To assess the influence of sequencing coverage on the gene expression value,three simulative libraries (containing 4.75M, 9.5M and 14.25M paired reads; named library A, B and C) were re-sampled randomly from mouse cerebrum full library (library D, 19M paired reads). According to FPKM value, the genes with RPKM value 1 or more were divided into five groups (FPKM 1-3, 3-30, 30-300, 300-3,000, and 3,000 or more). In each group, the number of genes from A, B, and C library was within ±5% of that in library D, except for groups RPKM 300-3,000 and 3,000 or more (Table 2). However, genes within these two groups were less than 1% of total genes with FPKM value 1 or more, which would rarely affect the following statistical significance analysis.

Table 2
Statistic of detected protein coding genes under different sequencing coverage

Optimized e-e junction libraries' construction and reads mapping

The e-e junction library of mouse contained 2,783,083 known or predicted e-e junctions which derived from 38,561 genes and 348,154 exons. For rat, 1,680,373 junctions were built from 26,405 genes and 216,316 exons.

In this study, we improved the strategy, in which the full-length exon sequences were used to construct the e-e junction library, and it could be applied for RNA-seq data with various read length (Figure S2). A total of 156,781 and 118,074 e-e junctions were detected (mapped with reads) in mouse cerebrum and cerebellum libraries respectively. Meanwhile, 105,458 and 104,922 e-e junctions were detected for rat cerebrum and cerebellum libraries (Table 3). Compared with TopHat, even under a stirct criteria, there were still many e-e junctions, could be exclusively detected with our strategy (Table S4). In addition, blast results of rat cDNAs (v54) and mouse cDNAs (v60), which were the basis of ALEXA-seq 62_mer data, showed that our e-e junctions could achieve higher coverage on gene region (>90%, Table 4).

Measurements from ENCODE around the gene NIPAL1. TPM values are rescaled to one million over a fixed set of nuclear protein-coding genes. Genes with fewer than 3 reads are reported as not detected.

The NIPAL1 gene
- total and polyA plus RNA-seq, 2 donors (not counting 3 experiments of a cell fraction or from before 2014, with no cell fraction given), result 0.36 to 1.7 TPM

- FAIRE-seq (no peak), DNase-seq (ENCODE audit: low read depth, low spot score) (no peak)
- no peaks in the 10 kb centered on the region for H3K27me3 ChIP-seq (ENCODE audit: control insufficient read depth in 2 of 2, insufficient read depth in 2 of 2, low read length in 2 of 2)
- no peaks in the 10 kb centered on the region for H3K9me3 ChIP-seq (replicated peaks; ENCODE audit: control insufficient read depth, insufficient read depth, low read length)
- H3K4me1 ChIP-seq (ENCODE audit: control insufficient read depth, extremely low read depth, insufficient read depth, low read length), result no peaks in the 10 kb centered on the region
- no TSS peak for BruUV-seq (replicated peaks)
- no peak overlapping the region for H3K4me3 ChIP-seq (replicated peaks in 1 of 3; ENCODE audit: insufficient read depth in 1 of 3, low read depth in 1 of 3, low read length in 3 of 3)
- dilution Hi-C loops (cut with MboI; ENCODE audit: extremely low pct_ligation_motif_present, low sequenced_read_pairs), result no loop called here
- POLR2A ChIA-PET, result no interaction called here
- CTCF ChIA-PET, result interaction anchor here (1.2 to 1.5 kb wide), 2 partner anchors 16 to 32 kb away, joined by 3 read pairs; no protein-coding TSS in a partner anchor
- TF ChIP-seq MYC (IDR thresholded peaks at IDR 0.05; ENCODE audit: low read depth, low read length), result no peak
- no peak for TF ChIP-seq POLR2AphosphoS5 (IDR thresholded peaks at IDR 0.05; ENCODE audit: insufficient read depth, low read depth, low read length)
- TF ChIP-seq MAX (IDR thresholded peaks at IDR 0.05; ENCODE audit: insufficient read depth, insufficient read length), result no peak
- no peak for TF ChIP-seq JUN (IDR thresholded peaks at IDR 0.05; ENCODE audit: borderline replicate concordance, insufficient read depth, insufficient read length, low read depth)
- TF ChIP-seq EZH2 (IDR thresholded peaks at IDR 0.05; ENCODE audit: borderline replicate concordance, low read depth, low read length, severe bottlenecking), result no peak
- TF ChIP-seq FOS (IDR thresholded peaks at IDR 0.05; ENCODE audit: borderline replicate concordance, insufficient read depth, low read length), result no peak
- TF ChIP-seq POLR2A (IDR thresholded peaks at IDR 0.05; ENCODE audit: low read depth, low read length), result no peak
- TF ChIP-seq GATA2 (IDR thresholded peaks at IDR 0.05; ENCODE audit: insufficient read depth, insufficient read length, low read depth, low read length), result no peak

Table 3
Statistic of mapping to e-e libraries

Table 4
Mapping results of different e-e junction strategy

Based on simulative libraries of mouse cerebellum, we evaluated the influence of sequencing depth on e-e junction detection (Figure 2), and found that the increasing rate of detected e-e junctions is 11% (from library A to B), 5% (B to C), and 4% (C to D) (Table S5). More RNA-seq reads led to more detected e-e junctions, and reached to a plateau.

Figure 2
The robustness of expression level and depth of sequencing for detected e-e junctions. Robustness of expression level and depth of sequencing for detected e-e junctions. The detected e-e junctions kept increasing from library A to D.